Service providers say they should have the right to charge for better service
European ISPs have asked the ITU to guarantee service providers’ right to charge more for guaranteed service levels, against the wishes of those lobbying for Net Neutrality.
Governments including that of the Netherlands have passed laws banning the creation of a so-called “two-tier Internet”, in order to prevent service providers choking rival services. However, the European Telecommunications Network Operators Association (ETNO) has argued that the ability to charge for differentiated service is essential and urged the UN’s telecoms body to enshrine the principle in new international regulations.
Neutrality is not an option?
The International Telecommunications Regulations govern how the world’s telecoms operators work and are set out by a UN agency, the ITU (International Telecommunications Union). They are up for renewal, as their last version from 1998 pre-dated widespread use of the Internet.
ETNO’s submission to the ITU sets out a difference between “end to end quality of service delivery” and “best-effort delivery”, and says operators should get “fair compensation”, concluding that “nothing shall preclude” commercial agreements based on differentiated service.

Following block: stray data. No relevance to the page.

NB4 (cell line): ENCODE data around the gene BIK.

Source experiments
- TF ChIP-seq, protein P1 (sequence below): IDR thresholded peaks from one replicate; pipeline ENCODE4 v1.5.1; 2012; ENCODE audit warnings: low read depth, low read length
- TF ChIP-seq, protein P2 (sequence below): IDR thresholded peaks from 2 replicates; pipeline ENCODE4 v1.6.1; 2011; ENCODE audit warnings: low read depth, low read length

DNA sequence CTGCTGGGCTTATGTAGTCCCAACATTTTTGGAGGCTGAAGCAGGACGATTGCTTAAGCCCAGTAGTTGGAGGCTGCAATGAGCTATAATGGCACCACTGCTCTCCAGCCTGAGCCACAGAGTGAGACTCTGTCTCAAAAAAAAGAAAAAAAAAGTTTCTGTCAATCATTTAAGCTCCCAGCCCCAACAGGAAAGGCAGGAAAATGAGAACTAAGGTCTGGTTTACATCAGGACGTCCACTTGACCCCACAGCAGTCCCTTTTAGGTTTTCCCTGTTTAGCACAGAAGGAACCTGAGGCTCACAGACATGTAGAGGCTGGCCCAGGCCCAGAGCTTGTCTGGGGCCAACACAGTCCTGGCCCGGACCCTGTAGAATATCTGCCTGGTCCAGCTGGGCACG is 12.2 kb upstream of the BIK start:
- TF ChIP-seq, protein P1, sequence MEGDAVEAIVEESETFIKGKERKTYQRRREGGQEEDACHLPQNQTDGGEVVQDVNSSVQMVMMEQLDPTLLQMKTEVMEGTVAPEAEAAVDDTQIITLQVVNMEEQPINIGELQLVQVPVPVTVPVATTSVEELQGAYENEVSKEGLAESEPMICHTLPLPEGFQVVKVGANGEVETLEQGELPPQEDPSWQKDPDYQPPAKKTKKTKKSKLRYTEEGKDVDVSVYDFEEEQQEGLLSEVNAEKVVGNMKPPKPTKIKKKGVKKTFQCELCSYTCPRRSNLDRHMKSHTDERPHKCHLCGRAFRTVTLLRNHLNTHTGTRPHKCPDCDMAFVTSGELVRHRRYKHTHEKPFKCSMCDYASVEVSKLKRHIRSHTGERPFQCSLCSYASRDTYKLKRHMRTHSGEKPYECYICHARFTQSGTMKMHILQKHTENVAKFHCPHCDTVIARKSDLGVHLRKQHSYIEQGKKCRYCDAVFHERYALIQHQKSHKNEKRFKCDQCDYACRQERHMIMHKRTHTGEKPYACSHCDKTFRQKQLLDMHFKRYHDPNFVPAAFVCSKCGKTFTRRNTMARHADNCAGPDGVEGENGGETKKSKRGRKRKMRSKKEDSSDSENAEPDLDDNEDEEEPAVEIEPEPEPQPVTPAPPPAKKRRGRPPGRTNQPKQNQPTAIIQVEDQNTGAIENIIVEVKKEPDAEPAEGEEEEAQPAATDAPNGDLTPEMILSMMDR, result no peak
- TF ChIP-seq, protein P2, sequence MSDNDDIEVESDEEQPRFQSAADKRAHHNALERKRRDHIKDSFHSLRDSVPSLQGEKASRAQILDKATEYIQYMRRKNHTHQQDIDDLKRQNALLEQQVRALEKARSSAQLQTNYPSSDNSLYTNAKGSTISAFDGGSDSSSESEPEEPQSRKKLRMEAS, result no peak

Net Neutrality advocates say charging for services would allow providers to kill off competitors that run on top of their networks, like VoIP services such as Skype that operate over networks and compete with telephone services. The question also raises fears of Internet taxes.
ETNO has proposed a new IP ecosystem based on end-to-end quality of service, alongside today’s best-efforts Internet, which could allow service providers to charge more and make more revenue. Rather than killing off services running over the top of networks, it would allow them to choose to buy a value-added delivery mechanism if their customers required it, ETNO argued.
“By endorsing the concept of ‘quality-based delivery’, it will be possible to establish new interconnection policies based on the ‘value’ of the traffic, not only on the ‘volume’,” ETNO said.
Since May 2011, it has been a legal requirement under EU law that Member States’ telecoms regulatory authorities promote the ability of internet users “to access and distribute information or run applications and services of their choice.” However, there is no set definition of Net Neutrality and the EU has launched a formal investigation.
ETNO’s contribution sparked a lot of comment about Internet taxation but the body has denied forcefully that it intended to promote anything of the sort. ETNO was approached for comment on the possible conflict with national laws, but did not respond before publication.